- In 115 metres you come up to a road, at a bend in the road. Turn right along this road, in 15 metres crossing the river on a stone bridge. In a further 115 metres you pass the entrance to Blenheim Palace Sawmills and Combe Mill on your left-hand side.
- In 90 metres pass under the railway bridge and keep straight on, steadily uphill, ignoring ways off and with Combe Church visible on the horizon ahead on your left-hand side. In 450 metres you come to the top of the hill, where there is a house on your right behing a stone boundary wall.
- In a further 200 metres (and 25 metres after Boltons Farmhouse on your right-hand side), there are footpath signs pointing off to the left and right.  Turn right off the road, over a stile, following the footpath sign (‘East End half a mile’), your direction 85° initially, along a grassy path.
- In 200 metres you come to the far left-hand corner of the field. Cross over the stile in the hedge and turn right, walking along the right-hand side of the next field, with the hedge on your right, towards a house in the distance, your direction 110° initially.
- In 300 metres you come to the far side of the field. Cross a stile in the hedge ahead and continue straight across the next field, to cross a stile 40 metres away, next to a stone building. Turn left up the drive for 35 metres to the road.
- Turn left along the road. In 225 metres you come to the Combe Gate entrance to the Blenheim Estate. Turn right, following the footpath sign through the high wooden kissing gate to the left of the main gate, to go straight ahead up the estate road. In 50 metres you come to a T-junction and turn left. Follow the road as it bends around to the right and down the hill through the trees. The road then swings left then right.
- In 350 metres you come to a clearing; if you stop just before the treeline and look to the right, you may just be able to see the top of Blenheim Palace through the trees. The road now swings to the left then right downhill, through some conifers.
- 300 metres further on, you come  to the edge of the trees on the right-hand side, where the road ahead goes around to the left, downhill. Straight ahead on the hillside opposite are half a dozen copper beeches in two clusters. On your right-hand side there is a Blenheim Palace black and white public footpath sign and a new bench seat. [!] Turn off the road here and walk around the tree line on your right, your direction 55°,following the clear grassy path, gently downhill, which swings to the right. Depending on the time of year, there may be an electric cattle fence on your left-hand side.
- In 200 metres you come down near to the edge of the lake – with ‘Private – No Public Access’ signs directly ahead and over to your right. Bear left with the path to go over a stile or go through the wooden swing gate 5 metres to its right. Beyond the stile/gate, bear right onto a track. Keep ahead, soon with the start of the Lake on your right-hand side, your direction 70° initially. In 70 metres you come to a junction in the track, with a broad grassy way going uphill on your left. Ignore the grassy way and follow the wide track around to the right, along the side of the lake, gently uphill.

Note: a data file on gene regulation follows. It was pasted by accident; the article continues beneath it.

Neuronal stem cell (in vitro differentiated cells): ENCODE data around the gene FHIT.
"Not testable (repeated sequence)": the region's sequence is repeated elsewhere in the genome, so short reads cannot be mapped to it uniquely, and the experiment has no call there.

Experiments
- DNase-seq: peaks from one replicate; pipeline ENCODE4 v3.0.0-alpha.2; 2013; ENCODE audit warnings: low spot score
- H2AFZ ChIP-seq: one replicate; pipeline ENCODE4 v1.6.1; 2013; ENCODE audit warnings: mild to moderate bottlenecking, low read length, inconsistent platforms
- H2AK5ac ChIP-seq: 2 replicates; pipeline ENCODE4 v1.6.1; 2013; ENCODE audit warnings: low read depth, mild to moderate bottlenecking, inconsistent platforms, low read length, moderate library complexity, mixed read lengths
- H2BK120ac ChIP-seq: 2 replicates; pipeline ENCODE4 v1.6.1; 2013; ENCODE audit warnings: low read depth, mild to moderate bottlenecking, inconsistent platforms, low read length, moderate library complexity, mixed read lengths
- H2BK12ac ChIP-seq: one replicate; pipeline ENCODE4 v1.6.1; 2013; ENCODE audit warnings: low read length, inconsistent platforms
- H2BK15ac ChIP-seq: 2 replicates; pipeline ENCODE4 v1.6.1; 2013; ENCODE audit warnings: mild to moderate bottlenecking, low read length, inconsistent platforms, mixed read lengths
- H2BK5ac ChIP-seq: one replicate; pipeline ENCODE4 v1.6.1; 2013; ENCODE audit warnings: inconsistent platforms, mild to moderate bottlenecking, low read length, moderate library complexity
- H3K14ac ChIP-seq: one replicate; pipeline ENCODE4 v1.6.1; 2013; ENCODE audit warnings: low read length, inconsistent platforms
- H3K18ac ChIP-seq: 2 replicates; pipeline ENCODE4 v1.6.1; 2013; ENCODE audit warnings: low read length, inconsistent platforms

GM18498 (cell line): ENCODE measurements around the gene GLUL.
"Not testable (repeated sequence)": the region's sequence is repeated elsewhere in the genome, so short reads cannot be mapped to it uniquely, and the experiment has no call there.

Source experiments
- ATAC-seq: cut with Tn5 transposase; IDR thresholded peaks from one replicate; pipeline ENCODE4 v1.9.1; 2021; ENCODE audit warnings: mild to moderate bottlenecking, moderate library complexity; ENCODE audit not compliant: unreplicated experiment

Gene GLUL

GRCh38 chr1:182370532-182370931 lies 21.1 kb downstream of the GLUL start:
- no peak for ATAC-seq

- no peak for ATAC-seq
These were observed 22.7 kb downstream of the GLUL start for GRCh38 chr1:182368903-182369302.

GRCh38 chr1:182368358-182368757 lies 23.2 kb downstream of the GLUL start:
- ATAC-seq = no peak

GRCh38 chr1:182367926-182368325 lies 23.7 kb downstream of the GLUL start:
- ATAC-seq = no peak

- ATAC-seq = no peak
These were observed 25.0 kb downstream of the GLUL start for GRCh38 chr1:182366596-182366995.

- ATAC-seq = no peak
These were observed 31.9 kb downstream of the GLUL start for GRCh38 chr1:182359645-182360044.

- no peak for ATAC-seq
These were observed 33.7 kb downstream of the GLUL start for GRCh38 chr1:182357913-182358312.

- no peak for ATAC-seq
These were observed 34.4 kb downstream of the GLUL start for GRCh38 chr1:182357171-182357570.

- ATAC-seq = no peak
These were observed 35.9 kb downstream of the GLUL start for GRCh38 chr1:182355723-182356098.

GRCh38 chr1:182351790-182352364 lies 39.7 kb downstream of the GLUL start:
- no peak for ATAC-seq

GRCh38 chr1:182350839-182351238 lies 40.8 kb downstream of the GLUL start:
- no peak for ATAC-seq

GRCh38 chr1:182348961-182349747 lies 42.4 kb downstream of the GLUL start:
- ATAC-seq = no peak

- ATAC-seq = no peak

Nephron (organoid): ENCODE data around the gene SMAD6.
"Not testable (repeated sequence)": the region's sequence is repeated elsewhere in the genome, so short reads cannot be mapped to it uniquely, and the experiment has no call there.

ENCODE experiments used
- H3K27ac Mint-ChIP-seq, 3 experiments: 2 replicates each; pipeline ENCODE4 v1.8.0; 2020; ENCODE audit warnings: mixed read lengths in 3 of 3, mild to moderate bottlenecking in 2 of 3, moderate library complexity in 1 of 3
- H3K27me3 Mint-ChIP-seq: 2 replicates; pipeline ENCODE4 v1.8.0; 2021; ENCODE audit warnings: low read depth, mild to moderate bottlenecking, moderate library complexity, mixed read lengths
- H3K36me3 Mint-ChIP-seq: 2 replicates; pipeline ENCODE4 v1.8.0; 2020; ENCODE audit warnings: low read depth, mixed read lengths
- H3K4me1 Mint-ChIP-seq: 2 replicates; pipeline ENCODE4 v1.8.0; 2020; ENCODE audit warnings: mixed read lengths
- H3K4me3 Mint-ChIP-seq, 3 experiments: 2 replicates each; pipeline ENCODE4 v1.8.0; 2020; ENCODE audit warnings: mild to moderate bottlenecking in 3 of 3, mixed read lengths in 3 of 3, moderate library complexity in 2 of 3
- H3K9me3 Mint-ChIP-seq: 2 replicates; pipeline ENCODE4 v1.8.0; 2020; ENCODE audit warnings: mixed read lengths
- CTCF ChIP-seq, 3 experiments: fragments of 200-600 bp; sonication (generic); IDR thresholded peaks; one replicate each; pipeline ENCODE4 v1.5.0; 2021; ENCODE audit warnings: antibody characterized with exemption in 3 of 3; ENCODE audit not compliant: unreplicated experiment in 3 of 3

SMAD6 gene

- In 600 metres the path curves sharply to the left and up a rise. From this point, you have a fine view over to your right across the lake to the Great Bridge and your first real view of Blenheim Palace, a view that will slowly unfold as you continue along this path, around the lake towards the bridge.
- Keep to this path for the next 600 metres, mostly gently uphill, ignoring ways off down to your right to the lake, until the path brings you down to a wooden swing gate at a T-junction with a tarmac drive. Turn right down the drive and in 85 metres, at a junction in the drive, turn left for 5 metres then left through a wooden swing gate in the electric cattle fence on your left-hand side.
- Note: there is a right of way to the start of the Great Bridge for views to the left and right across the lake, but if you want to visit Blenheim Palace, which is highly recommended, you will need to buy a ticket. Continue ahead down the drive to cross over the Great Bridge and keep ahead for the Palace.
- But to continue the walk: having gone through the swing gate, head across the grass, gently uphill, towards the Column of Victory, your direction 325°. In 500 metres, at the Column, pass it and continue ahead across the grass in the same direction as before and in 60 metres cross the wooden fencing ahead at a part lowered for walkers.